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Judgment of the Court (Sixth Chamber) of 6 July 1988. - Dillinger Hüttenwerke AG v Commission of the European Communities. - Action for a declaration of nullity under Article 33 of the ECSC Treaty - Steel - Allocation of additional references to a competitor. - Case 236/86.



European Court reports 1988 Page 03761



Summary

Parties

Grounds

Decision on costs

Operative part

Keywords



++++

1 . Action for a declaration of nullity - Action brought by an undertaking against an individual ECSC decision of which it is not the addressee - Decision conferring benefits on competitors

( ECSC Treaty, Art . 33 ( 2 ) )

2 . Action for a delaration of nullity - Limitation periods - Starting point - Decision neither published nor notified to the applicant - Precise knowledge of the content and reasons - Duty to request the whole text of the decision within a reasonable time once its existence is known

( ECSC Treaty, Art . 33 ( 3 ) )

3 . ECSC - Production - System of quotas for the production and delivery of steel - Determination of reference production and reference quantities in the event of merger - Adjustments - Allocation of additional references in order to give incentive to plant closure - No legal basis in general Decision No 3485/85

( general Decision No 3485/85, Art . 13 )

Summary



1 . An undertaking is concerned, within the meaning of Article 33 ( 2 ) of the ECSC Treaty , by an individual decision of the Commission enabling benefits to be conferred on one or several other undertaking which are in competition with it .

In the context of the system of quotas for the production and delivery of steel, an undertaking producing only one category of products is concerned by a decision of the Commission granting, in that same category, additional reference production and reference quantities to a competitor undertaking .

2 . In the absence of publication or notification, it is for a party that has knowledge of a decision concerning it to request the whole text thereof within a reasonable period . Subject to that proviso, the period for bringing an action begins to run only from the moment when the third party concerned has precise knowledge of the content of the decision in question and of the reasons on which it is based in such a way as to enable it to exercise its right of action .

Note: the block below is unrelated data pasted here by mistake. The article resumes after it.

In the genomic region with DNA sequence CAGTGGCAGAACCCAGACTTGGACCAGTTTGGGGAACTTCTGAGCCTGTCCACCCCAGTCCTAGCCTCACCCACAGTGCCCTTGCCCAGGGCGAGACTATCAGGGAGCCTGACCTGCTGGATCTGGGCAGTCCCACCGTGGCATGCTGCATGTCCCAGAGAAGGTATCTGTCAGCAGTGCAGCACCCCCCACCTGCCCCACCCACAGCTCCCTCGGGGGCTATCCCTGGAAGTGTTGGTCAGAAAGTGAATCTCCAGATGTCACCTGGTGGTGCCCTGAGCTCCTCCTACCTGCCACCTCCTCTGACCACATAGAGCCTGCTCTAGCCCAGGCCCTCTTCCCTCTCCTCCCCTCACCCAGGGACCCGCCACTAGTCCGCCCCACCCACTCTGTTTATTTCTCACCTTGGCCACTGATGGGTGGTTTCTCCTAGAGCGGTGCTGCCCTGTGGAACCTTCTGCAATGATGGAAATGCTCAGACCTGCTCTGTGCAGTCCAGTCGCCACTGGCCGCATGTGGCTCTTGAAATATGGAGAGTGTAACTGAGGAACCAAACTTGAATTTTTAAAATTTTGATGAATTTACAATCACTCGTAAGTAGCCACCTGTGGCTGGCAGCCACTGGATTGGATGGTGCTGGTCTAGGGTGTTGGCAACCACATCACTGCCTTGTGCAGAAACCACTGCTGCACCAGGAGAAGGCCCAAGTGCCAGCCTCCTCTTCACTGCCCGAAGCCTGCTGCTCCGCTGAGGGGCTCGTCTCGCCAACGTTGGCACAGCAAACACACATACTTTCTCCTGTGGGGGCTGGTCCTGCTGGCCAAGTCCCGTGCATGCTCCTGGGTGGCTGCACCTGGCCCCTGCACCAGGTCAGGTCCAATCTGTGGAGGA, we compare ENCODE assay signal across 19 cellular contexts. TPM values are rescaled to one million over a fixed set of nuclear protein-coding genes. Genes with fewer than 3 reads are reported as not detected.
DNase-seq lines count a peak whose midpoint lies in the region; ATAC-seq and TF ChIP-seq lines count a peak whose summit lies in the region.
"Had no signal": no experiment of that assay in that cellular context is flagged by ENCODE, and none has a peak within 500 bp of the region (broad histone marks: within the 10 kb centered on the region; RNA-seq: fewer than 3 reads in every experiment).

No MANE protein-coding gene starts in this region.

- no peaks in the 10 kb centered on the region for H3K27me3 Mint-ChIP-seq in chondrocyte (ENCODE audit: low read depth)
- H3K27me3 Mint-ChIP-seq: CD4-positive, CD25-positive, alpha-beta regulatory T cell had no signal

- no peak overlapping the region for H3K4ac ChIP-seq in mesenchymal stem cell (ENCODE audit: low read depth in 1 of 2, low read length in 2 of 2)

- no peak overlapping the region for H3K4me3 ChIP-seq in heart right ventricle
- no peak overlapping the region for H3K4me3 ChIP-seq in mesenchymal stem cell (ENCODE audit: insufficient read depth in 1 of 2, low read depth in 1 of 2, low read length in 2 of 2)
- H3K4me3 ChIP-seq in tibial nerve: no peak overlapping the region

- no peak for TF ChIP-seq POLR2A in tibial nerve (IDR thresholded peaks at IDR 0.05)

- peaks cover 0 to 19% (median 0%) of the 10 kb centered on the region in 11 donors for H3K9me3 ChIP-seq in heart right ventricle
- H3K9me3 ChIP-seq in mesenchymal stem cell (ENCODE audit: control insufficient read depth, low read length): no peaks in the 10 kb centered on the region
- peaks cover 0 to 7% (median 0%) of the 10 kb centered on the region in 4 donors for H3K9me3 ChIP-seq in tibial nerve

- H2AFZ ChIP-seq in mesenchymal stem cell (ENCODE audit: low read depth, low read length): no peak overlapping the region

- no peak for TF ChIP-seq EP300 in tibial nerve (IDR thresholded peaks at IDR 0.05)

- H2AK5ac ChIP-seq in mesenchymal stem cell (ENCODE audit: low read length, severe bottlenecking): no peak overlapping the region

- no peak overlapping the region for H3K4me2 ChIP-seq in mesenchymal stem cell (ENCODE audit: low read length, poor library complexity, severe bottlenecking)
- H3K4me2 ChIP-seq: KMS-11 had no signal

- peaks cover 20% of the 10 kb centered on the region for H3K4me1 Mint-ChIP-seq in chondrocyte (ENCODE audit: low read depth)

3 . Article 13 ( 4 ) of general Decision No 3485/85 confers on the Commission, in cases of concentration of undertakings, separation of merged undertakings and the formation of independent undertakings, the power to carry out the adjustments needed to reference production and reference quantities, that is to modify the results of the calculations made in accordance with the basic rules laid down in paragraphs ( 1 ), ( 2 ) and ( 3 ) of that article, for the purpose of allocating new references in such cases .

However, neither the wording of that provision nor the reasons on which the general decision are based provide any criteria enabling the conditions to be determined in which such adjustments are to be deemed "needed", so that reference must be made to the purpose of the quota system, which is to spread in the most equitable manner possible amongst all undertakings the limitations on production required by the steel crisis . It follows that the adjustments which the Commission may carry out in accordance with Article 13 ( 4 ) can only be deemed to be needed if the application of the basic rules were to bring about inequitable results . Therefore, the allocation of additional references as a means of encouraging the closure of plant has no legal basis in Article 13 ( 4 ).

However, although it is permissible for the Commission, in exercising its responsibilities in the management of the crisis in the steel manufacturing sector, to pursue a policy of incentives to restructuring, where appropriate by allocating additional references as compensation for plant closures entailing reductions in capacity, it may not do so by means of individual decisions which have no legal basis in the applicable general decision .

Parties



In Case 236/86